Proud to be women

The Torch staff weighs in on the strengths of womanhood

Being a woman is certainly not for the faint of heart, between the gender pay gap, and the prevalence of sexual assault and harassment, there are definite challenges I have experienced as a woman. However, I am still proud of my gender identity, a big reason for this is because women so often support and lift one another up in ways that inspire and encourage me.  As society continues to grow and change, the idea of what defines a woman is changing as well. Women now have much more freedom to express themselves, to wear what makes them the most comfortable, to marry who they desire, to work whatever job they want, and to go against traditional gender roles if they so choose. Women weren’t handed power the way men were, every right we now have we’ve had to fight for, that makes us resilient, outspoken and powerful.  What makes women powerful is our unity, our strength in numbers, despite our differences coming together to make change again and again and again.  

Rebecca VanderKooi 


What do I love about being a woman? I love the power that it holds. Being feminine, being a woman, anything in that realm is looked at so negatively or even pitied in the face of sexism or inequality. But I think that being a woman is powerful and should not have the stigma behind it that it does. Yes, sexism is very real and current, but it does not overtake the definition of what is truly means to be a woman. We are powerful because we take what we deserve. We fight for our rights, and we fight to be equal. Before this year, being a woman to me was just that. After I researched feminism and took a class that educated me on sexism and inequality, I now can say that it is so much more to me. Being a woman is not just my sex, it is a part of who I am and that makes me feel empowered. The thing is, as women, we’re used to people trying to make us feel powerless and we don’t let it happen, that what makes us powerful. We are undermined and the fact that we rise above and prove ourselves makes us powerful. Being a woman is powerful, regardless of what society makes it look like.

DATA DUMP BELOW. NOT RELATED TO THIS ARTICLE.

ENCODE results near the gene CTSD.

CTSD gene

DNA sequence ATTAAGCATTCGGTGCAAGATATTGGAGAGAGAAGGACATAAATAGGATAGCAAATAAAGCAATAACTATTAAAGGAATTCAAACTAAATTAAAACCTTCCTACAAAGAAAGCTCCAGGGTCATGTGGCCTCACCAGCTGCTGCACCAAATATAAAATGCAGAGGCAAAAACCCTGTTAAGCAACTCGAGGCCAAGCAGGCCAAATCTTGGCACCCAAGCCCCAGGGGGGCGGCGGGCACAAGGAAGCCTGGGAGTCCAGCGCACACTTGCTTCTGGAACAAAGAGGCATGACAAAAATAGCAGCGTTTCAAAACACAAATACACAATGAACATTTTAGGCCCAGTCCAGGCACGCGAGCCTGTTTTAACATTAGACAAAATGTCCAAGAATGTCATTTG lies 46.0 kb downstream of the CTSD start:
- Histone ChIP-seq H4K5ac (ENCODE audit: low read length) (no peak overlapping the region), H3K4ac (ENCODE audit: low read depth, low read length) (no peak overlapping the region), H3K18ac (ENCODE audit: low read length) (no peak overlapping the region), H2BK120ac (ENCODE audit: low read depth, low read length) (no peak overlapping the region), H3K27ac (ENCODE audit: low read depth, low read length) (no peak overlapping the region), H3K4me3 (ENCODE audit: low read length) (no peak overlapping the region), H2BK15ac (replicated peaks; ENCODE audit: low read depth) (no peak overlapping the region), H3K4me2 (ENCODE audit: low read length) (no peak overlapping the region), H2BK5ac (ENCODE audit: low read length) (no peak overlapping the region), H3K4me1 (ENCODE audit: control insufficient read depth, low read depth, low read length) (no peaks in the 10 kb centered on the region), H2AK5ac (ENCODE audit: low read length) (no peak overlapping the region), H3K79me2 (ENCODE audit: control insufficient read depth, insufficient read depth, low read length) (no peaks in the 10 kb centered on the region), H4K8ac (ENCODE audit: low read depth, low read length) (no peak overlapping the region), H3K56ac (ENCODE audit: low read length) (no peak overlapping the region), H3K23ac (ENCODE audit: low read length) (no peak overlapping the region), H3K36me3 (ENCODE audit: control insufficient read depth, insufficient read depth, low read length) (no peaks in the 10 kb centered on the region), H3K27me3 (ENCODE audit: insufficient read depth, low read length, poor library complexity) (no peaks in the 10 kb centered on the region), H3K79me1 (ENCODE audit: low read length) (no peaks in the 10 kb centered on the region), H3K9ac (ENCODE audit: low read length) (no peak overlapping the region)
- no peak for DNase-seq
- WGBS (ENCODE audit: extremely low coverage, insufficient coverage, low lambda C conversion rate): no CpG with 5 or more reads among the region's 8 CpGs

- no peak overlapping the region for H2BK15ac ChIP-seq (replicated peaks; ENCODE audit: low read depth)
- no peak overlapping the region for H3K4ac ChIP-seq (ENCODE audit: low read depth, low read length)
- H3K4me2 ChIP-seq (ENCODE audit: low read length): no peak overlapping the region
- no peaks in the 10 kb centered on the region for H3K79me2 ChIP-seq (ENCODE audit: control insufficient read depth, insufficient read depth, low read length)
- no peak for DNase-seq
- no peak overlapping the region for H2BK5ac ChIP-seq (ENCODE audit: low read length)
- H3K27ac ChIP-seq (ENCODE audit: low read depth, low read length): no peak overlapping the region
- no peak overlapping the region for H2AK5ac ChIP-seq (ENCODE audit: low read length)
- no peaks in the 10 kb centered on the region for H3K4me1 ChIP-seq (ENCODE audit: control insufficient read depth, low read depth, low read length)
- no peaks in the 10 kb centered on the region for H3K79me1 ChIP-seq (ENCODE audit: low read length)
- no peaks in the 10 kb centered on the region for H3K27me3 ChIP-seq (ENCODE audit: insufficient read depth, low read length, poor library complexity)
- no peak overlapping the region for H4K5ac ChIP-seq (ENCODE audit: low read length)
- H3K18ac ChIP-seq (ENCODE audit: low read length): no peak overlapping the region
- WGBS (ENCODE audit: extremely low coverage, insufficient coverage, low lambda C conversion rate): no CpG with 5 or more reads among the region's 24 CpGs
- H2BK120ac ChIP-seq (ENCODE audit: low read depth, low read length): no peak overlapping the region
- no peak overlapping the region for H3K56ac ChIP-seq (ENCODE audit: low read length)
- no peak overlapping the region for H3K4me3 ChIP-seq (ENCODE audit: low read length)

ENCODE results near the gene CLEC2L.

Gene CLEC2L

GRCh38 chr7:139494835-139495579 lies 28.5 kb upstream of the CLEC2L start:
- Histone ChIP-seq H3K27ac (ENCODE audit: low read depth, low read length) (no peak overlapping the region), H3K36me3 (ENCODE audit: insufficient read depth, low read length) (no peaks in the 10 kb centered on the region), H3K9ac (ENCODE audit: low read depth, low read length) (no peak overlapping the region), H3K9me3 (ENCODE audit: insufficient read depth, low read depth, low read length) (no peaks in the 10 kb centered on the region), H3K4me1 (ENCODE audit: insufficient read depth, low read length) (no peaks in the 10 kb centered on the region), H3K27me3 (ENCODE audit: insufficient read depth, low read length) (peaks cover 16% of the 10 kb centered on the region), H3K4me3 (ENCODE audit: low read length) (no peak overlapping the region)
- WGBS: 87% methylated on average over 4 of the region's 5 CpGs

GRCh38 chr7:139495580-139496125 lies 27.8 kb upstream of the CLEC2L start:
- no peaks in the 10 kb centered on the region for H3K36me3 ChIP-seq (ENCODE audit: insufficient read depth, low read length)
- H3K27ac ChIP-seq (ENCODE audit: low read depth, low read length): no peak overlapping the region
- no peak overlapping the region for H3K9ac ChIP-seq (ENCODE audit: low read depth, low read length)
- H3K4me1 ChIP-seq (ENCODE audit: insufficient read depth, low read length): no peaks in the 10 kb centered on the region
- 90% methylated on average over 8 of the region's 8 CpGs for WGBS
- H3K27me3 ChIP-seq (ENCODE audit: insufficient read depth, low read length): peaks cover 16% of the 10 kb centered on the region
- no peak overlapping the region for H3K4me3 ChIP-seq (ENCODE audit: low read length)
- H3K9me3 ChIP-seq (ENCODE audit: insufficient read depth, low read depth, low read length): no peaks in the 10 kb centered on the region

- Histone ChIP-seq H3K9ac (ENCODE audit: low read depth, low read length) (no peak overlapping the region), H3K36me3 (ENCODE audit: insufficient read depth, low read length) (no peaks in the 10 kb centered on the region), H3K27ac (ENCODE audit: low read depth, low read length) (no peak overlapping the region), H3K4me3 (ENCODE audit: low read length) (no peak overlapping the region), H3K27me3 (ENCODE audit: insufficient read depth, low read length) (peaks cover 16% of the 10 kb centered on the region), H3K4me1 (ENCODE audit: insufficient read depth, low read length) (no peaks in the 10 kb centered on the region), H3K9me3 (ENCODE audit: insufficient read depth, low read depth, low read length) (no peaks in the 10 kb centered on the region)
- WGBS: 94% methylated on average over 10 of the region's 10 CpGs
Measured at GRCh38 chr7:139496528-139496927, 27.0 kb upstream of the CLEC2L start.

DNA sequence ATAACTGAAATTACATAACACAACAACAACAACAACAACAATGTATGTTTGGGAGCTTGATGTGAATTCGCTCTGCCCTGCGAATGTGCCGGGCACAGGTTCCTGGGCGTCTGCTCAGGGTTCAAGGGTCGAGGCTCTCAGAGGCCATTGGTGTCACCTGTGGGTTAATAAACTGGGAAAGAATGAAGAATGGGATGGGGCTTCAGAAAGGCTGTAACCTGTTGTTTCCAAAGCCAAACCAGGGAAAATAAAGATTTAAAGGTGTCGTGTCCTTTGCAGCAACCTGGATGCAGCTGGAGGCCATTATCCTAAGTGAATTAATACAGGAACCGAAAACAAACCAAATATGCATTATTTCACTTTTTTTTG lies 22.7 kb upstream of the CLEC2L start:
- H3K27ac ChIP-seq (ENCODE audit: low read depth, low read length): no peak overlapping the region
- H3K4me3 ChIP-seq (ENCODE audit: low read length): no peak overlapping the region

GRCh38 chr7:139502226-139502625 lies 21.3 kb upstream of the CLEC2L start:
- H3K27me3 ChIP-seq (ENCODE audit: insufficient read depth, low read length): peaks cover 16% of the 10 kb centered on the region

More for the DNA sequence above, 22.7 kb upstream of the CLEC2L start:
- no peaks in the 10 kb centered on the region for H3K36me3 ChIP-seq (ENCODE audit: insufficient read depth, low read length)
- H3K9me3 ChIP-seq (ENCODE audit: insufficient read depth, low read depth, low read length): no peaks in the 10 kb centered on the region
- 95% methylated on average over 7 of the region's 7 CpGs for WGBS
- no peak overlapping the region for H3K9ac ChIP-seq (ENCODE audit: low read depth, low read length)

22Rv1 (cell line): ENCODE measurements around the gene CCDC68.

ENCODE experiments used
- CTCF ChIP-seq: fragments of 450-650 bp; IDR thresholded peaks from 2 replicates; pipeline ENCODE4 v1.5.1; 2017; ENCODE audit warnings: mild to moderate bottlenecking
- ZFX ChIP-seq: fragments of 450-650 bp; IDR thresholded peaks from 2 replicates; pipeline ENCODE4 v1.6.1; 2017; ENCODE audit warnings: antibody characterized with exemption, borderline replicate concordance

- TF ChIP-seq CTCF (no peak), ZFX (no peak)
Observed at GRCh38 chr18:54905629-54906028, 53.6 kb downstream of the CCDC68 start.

– Giuliana Denicolo


One thing I love about being a woman is the default support of other women. In my experience, there is a default expectation –you might even call it a “girl code”- for women to support one another. We all seem to understand that it is hard out there, especially for us ladies, and by helping each other we are helping ourselves. For example, the recent Pixar hit “Turning Red” is the first Pixar movie to be directed by a woman. To give that context, there have been twenty-five Pixar feature-length films, and somehow this is the first one with a woman director. That’s one of the reasons I watched the movie, I wanted to support another woman. Her success will lead to more women-directed Pixar films and just woman directors in general. This type of support extends to smaller things, like going out of the way to shop at women-owned Etsy shops or leaving good reviews at women-owned businesses. I love that instinctive to support one another. Whenever I partake in this girl code or witness it happening, I feel like I’m part of something bigger than myself. In a way, it’s a default support of the future.

– Angie Rosenthal


Pink, barbie dolls, skirts and other cutesy things. These are what femininity is ‘supposed’ to look like. Objects with bows and ribbons are shoved in our faces and little girls are told to wrap their personality into this feminine ideal.
Because femininity seemed like this two-dimensional ideology, I thought I was never going to be able to enjoy being a girl. I was raised with boys, so I knew the different shades of mud better than pink and all the names of tools in a tool box. I learned after years of struggling that everyone was wrong about what a female should look like. I can make feminism look like whatever I want it to be, and it is not linear and can change constantly. 
Femininity doesn’t look like this for me. Being raised by a single mother made me see femininity as hard work and dedication and not being put into a box people already assumed you belonged in. There is no specific way it must look because femininity looks like whatever you want it to be. There is no correct way for it to look. For me, I enjoy having black nails and high heeled boots with spikes and not being something everyone expects.
-Marissa Russell